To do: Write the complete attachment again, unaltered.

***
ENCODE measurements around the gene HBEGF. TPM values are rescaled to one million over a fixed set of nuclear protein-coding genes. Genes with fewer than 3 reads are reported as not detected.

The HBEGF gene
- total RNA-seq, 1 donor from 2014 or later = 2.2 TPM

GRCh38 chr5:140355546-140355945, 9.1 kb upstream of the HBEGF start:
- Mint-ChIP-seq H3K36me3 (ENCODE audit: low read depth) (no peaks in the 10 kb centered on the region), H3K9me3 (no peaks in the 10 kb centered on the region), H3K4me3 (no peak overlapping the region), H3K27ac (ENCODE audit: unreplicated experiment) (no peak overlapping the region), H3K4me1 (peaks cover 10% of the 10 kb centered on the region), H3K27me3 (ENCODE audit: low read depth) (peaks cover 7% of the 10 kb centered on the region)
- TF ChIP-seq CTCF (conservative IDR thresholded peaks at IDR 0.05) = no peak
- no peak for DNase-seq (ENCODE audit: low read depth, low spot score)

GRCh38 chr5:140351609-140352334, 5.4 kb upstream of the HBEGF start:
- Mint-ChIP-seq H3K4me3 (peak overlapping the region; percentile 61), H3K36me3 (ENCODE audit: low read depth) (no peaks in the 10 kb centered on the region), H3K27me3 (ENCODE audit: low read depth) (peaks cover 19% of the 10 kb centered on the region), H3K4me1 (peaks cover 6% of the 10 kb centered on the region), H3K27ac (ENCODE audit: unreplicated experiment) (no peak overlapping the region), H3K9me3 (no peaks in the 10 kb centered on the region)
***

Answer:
ENCODE measurements around the gene HBEGF. TPM values are rescaled to one million over a fixed set of nuclear protein-coding genes. Genes with fewer than 3 reads are reported as not detected.

The HBEGF gene
- total RNA-seq, 1 donor from 2014 or later = 2.2 TPM

GRCh38 chr5:140355546-140355945, 9.1 kb upstream of the HBEGF start:
- Mint-ChIP-seq H3K36me3 (ENCODE audit: low read depth) (no peaks in the 10 kb centered on the region), H3K9me3 (no peaks in the 10 kb centered on the region), H3K4me3 (no peak overlapping the region), H3K27ac (ENCODE audit: unreplicated experiment) (no peak overlapping the region), H3K4me1 (peaks cover 10% of the 10 kb centered on the region), H3K27me3 (ENCODE audit: low read depth) (peaks cover 7% of the 10 kb centered on the region)
- TF ChIP-seq CTCF (conservative IDR thresholded peaks at IDR 0.05) = no peak
- no peak for DNase-seq (ENCODE audit: low read depth, low spot score)

GRCh38 chr5:140351609-140352334, 5.4 kb upstream of the HBEGF start:
- Mint-ChIP-seq H3K4me3 (peak overlapping the region; percentile 61), H3K36me3 (ENCODE audit: low read depth) (no peaks in the 10 kb centered on the region), H3K27me3 (ENCODE audit: low read depth) (peaks cover 19% of the 10 kb centered on the region), H3K4me1 (peaks cover 6% of the 10 kb centered on the region), H3K27ac (ENCODE audit: unreplicated experiment) (no peak overlapping the region), H3K9me3 (no peaks in the 10 kb centered on the region)